When we took a step back, we realized it makes a lot of sense for individuals to begin explicitly questioning “What is IoT,” as IoT is a revolution that has become engrained in our day-to-day life seemingly right under our noses.
Whether it’s a fridge texting us to let us know we need to stop at the store on the way home, a thermostat being able to sense when aren’t in a room and respond with a temperature change, or a smartphone unlocking our office door, IoT has made its way into our lives as something that feels like an added “feature” to a product, when it is actually a revolutionary shift in a product’s capability.
Benefits of Utilising IoT
The benefits from utilizing IoT at work reflect on business efficiency and productivity, impact the way we use energy resources, boost teamwork, produce more pleasant physical environments, introduce organizational and managerial novelties, and help with creating safer workplaces.
As a manager, you will have quick access to multiple data from various sources, including staff, business partners, and clients. This improved oversight of your business environment will help you spot patterns in people’s behavior as well as unproductive systemic ‘knots’ that can be improved much faster and have a larger scope of influence. When data is collected and let the software do the work, you can save precious time that would have otherwise been wasted on making the analysis by yourself. Offering alternatives to standard communications and applications, the IoT at work ties remote teams closer together. Although we already use many of the IoT benefits (for example, in communication) wider IoT adoption will be able to integrate many physical aspects of the work environment, bridging distances not only between people, but between things, too. Certain new technologies, like robotics, may even replace some job positions.
IoT office solutions create pleasant offices. Implementing smart sensors in your HVAC and lighting systems will help you adjust temperatures and lights, optimizing the atmosphere for maximum health and efficiency. Wellbeing is a precursor to productivity. Consequently, the Internet of Things for office automation will change the way we think of a healthy workspace. The eco benefits scale up in the wider environment. Offices will spend as much energy as they need, not more and not less, and stop wasting resources, contributing to a greener planet.
Being able to observe what takes place in your office in real-time results in safer workspaces. Physical security is no longer left to robust and costly mechanical devices. It is moving in line with the IoT trends, getting more electronic and less physical. Access control IoT solutions are not only a piece of the physical security infrastructure. Intelligent access control devices are becoming a part of the wider automation, solving more than one office challenge.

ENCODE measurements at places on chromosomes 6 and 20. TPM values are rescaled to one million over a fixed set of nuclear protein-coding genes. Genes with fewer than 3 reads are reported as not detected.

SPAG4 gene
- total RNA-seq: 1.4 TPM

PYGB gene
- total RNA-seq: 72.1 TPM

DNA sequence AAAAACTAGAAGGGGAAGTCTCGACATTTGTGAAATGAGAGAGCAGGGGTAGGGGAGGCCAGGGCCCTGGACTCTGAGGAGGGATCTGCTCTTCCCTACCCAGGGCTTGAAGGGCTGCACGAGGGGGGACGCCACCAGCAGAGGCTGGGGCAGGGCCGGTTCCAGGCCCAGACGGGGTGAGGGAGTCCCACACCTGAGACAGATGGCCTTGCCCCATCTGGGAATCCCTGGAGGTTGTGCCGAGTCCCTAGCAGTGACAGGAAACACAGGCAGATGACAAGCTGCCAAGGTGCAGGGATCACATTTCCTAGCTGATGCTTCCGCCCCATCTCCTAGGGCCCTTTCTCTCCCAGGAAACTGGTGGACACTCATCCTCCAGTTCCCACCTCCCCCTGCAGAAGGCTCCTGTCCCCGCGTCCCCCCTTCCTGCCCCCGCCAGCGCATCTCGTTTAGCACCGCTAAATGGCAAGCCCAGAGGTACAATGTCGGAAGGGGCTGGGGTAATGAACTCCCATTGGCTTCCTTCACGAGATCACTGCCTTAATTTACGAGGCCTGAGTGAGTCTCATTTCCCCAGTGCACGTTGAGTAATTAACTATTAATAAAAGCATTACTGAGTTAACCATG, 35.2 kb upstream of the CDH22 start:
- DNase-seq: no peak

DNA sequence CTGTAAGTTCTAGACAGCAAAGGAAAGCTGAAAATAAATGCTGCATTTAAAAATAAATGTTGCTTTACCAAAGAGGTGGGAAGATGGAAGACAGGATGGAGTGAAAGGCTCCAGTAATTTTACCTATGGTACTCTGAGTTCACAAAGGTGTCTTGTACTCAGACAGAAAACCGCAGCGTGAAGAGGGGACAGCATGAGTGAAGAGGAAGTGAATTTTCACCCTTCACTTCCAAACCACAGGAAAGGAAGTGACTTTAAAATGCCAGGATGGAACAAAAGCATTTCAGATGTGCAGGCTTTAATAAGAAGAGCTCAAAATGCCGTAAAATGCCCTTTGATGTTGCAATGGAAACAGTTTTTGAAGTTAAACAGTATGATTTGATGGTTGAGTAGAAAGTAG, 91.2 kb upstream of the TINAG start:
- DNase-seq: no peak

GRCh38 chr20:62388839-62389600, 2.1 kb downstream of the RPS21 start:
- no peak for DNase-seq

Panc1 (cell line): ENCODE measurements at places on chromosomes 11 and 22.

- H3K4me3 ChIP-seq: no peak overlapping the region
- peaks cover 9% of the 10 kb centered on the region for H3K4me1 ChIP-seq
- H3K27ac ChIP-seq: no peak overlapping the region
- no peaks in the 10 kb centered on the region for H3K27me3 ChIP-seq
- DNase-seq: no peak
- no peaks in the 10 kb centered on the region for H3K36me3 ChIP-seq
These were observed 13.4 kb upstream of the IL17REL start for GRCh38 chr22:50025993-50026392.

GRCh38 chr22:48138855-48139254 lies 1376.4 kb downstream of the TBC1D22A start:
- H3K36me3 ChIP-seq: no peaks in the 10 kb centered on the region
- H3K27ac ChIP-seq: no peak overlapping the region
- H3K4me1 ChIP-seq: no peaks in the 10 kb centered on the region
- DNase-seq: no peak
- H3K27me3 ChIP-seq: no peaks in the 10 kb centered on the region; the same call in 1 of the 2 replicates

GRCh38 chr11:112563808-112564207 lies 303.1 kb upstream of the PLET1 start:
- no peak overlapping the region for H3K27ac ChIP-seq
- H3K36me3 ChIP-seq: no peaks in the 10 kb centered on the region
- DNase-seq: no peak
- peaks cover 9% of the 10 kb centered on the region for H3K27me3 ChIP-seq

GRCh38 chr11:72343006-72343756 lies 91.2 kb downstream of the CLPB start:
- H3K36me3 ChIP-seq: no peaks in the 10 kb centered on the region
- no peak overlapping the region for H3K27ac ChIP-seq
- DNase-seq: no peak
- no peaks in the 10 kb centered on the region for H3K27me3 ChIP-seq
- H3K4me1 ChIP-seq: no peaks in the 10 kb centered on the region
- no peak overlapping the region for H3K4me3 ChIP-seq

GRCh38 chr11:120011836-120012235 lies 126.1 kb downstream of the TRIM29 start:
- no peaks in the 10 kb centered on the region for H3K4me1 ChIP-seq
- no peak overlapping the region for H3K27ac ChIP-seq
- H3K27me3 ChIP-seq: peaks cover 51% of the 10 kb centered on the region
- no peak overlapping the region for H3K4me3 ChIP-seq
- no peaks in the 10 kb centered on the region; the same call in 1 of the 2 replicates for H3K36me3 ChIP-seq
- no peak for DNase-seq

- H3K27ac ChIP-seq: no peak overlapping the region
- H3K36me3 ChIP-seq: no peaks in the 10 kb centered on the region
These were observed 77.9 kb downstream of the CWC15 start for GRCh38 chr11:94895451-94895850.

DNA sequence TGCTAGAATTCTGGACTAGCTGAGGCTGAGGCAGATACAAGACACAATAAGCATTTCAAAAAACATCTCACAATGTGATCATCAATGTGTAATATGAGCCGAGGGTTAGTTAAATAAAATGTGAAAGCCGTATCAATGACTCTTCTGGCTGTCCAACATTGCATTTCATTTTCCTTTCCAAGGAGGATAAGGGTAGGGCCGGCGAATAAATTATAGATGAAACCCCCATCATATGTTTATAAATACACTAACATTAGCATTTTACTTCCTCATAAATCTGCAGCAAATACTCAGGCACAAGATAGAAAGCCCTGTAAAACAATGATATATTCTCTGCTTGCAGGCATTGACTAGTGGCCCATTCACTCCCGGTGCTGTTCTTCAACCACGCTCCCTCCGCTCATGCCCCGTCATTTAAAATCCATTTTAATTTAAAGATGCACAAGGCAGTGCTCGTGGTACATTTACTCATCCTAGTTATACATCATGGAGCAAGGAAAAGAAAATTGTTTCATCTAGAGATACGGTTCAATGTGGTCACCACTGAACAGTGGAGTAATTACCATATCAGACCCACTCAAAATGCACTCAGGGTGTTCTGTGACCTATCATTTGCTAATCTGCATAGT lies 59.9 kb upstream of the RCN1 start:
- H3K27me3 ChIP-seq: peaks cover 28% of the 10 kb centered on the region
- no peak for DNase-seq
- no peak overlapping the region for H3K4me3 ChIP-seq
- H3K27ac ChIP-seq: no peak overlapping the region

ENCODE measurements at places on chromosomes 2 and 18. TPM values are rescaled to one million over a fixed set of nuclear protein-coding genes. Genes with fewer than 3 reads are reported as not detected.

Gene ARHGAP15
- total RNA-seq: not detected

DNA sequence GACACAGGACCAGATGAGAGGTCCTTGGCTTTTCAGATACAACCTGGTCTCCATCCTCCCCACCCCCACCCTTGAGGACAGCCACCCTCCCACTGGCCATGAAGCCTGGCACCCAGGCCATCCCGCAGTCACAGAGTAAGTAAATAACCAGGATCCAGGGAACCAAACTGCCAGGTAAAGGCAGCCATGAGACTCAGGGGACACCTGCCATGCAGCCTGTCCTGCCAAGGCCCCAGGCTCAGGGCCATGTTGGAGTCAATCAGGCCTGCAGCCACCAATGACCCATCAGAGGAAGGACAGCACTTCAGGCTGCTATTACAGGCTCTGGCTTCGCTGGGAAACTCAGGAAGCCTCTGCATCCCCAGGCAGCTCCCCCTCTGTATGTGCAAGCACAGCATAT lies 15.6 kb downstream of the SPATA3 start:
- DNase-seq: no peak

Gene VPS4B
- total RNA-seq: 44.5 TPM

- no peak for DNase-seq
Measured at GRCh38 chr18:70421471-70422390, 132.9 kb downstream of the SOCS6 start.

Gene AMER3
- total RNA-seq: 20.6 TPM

Q&A: What is IoT?
- Michael Crawford, Partner, Q Advisors
- Alex Davies, Analyst and Editor, Rethink IoT3
- Vitaly M. Golomb, Investments and Partnerships, HP Tech Ventures4
- Bernhard Mehl, CEO, Kisi
- Saverio Romeo, Principal Analyst, Beecham Research6
- Dr. Mazlan Abbas, CEO, REDtone IoT7
- Daniel Burrus, Founder and CEOBurrus Research, Inc.8
- Joao Marques Lima, Journalist, Computer Business Review9
- Ali Sheikh, Senior Associate, Konica Minolta BIC10
- Scott Nelson, CEO/CTO, Reuleaux Technologies11
- Jessica Groopman, Research Director and Principal Analyst, Harbor Research12
- Kurt Nehrenz, Co-founder and VP Technology, BlueCats13
- Kayiita Johnson, Major Account Technical Sales Rep, Texas Instruments14
- John Myers, Managing Research Director, Enterprise Management Associates15
- Alexandra Deschamps-Sonsino, Founder, Designswarm16.
- Murdoch Fitzgerald, VP of Supplier Marketing, Arrow Electronics17.
- Nicholas Joshi, Director of Customer Advocacy, MakerBot18.
- Rob van Kranenburg, Founder, Council19.
- Ken Herron, Chief Marketing Officer, Unified Inbox20.
- Toby Ruckert, Founder and CEO, Unified Inbox21.
- Davienne Dente, Senior Account Executive, T-Mobile@Work
Partner, Q Advisors
IoT is a system of capturing, transmitting, managing and analyzing data in order to monitor events, identify relationships, predict outcomes and improve performances. It’s digital origami through which otherwise flat bits and bytes take on a useful and informative shape.
Analyst and Editor, Rethink IoT
Adding connectivity, whether direct or indirect, to a previously unconnected object, and deriving a value from that connection.
Vitaly M. Golomb
Investments and Partnerships, HP Tech Ventures
Much like the letter “e” was attached to many new business models during the dot com wave; IoT is a term being used to describe some ineffable, Internet-connected future. The reality is, that devices will increasingly be pervasively connected to the Internet. We are going through the first wave of this phenomenon now.
Machines communicating with each other and their surrounding environments to help humans, other machines, and applications make smarter, more efficient decisions.